B. Legal Principles
Spoliation of evidence concerns the loss or destruction of evidence. Torres v. State, 371 S.W.3d 317, 319 (Tex. App.—Houston [1st Dist.] 2012, pet. ref'd). When the spoliation concerns potentially useful evidence, the defendant bears the burden of establishing that the State lost or destroyed the evidence in bad faith. See Ex parte Napper, 322 S.W.3d 202, 229 (Tex. Crim. App. 2010); Castilla v. State, 374 S.W.3d 537, 541 (Tex. App.—San Antonio 2012, pet. ref'd); Torres, 371 S.W.3d at 319.
The Court of Criminal Appeals has recognized that "'[p]recisely what constitutes 'bad faith' is not clear.'" 322 S.W.3d at 231 (quoting George E. Dix and Robert O. Dawson, 42 TEXAS PRACTICE, 2d ed., § 22.63 (2001)). However, the court also recognized that bad faith is "more than simply being aware that one's action or inaction could result in the loss of something that is recognized to be evidence." Id. at 238. Bad faith requires a showing of "some sort of improper motive, such as personal animus against the defendant or a desire to prevent the defendant from obtaining evidence that might be useful." Id.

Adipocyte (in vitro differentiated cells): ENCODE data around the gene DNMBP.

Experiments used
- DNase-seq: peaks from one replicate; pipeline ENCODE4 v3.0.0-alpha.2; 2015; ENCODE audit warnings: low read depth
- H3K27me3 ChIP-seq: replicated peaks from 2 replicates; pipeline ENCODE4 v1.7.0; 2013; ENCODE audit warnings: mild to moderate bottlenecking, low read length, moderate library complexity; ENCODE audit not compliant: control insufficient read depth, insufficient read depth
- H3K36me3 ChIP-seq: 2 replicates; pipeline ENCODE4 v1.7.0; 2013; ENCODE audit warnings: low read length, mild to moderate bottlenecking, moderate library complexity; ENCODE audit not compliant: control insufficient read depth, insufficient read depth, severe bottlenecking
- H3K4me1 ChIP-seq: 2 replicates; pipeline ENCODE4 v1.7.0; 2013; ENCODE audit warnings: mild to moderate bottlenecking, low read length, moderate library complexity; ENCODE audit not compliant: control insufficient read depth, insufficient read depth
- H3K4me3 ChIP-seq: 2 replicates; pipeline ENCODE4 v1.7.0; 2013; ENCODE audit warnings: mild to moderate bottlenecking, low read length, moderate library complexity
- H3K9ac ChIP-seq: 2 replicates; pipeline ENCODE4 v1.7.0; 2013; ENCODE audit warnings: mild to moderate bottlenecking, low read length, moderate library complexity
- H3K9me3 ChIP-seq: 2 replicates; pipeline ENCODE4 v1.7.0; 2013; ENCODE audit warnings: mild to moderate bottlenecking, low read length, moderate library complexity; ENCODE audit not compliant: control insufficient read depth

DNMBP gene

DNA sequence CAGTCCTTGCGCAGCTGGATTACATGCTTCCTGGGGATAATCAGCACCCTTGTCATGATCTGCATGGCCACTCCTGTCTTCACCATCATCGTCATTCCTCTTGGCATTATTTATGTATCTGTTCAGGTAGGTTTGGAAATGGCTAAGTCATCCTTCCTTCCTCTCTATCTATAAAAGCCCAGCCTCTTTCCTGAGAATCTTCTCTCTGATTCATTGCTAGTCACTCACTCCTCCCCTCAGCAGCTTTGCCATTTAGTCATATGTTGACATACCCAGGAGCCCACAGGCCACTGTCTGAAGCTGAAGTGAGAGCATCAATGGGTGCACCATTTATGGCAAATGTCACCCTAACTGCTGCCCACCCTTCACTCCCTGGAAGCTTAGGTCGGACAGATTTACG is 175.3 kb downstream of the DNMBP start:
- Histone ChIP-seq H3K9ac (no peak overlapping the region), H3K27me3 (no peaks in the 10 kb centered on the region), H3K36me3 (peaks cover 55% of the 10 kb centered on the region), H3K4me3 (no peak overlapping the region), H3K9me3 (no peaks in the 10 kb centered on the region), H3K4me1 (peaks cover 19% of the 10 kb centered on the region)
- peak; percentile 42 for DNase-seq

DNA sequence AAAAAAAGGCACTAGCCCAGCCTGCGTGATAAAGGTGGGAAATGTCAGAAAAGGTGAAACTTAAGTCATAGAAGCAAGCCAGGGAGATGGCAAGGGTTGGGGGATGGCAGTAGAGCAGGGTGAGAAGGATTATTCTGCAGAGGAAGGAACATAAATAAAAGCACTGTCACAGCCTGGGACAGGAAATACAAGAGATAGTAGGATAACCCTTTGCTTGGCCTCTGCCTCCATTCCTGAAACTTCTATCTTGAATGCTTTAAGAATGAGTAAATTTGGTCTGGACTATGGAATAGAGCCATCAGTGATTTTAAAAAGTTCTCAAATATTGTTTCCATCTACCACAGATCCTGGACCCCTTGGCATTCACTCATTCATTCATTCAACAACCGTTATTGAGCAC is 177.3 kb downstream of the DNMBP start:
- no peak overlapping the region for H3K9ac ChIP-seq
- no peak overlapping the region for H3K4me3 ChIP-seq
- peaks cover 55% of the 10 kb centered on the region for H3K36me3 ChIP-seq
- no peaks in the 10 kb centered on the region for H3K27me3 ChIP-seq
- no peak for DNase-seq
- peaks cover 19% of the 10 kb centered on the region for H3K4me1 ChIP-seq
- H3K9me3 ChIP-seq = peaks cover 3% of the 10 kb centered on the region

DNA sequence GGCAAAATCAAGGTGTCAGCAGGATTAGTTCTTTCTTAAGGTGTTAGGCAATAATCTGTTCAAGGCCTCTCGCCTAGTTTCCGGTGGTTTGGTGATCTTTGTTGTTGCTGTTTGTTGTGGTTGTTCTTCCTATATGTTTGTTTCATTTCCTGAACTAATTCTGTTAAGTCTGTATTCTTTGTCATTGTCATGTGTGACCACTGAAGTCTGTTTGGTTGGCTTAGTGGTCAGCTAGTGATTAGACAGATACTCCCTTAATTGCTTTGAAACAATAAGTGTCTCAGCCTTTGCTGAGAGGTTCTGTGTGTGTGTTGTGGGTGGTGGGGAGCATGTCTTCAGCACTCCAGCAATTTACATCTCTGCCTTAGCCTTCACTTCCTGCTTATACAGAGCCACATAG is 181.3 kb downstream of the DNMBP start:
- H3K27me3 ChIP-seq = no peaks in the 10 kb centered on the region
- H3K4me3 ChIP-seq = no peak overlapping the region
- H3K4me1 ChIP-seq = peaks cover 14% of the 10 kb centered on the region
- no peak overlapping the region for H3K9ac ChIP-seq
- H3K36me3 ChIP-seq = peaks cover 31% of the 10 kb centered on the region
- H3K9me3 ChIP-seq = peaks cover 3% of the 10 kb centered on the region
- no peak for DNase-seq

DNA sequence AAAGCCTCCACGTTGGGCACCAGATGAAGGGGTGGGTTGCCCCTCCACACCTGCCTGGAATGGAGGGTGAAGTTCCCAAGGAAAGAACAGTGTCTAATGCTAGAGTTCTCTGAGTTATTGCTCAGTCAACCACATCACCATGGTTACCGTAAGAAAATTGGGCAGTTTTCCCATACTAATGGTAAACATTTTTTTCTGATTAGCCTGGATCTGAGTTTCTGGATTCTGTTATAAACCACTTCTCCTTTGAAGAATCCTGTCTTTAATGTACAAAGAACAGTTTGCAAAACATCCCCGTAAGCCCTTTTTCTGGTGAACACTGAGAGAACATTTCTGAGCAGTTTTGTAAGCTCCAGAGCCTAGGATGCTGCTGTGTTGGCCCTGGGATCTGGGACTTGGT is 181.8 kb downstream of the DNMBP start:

In Napper, the court explained that "[b]ad faith cannot be established by showing simply that the analyst destroyed the evidence without thought, or did so because that was the common practice, or did so because the analyst believed unreasonably that he was following the proper procedure." Id. When conduct can, at worst, be described as negligent, the failure to preserve evidence does not rise to the level of a due process violation. See Arizona v. Youngblood, 488 U.S. 51, 58, 109 S. Ct. 333, 337 (1988).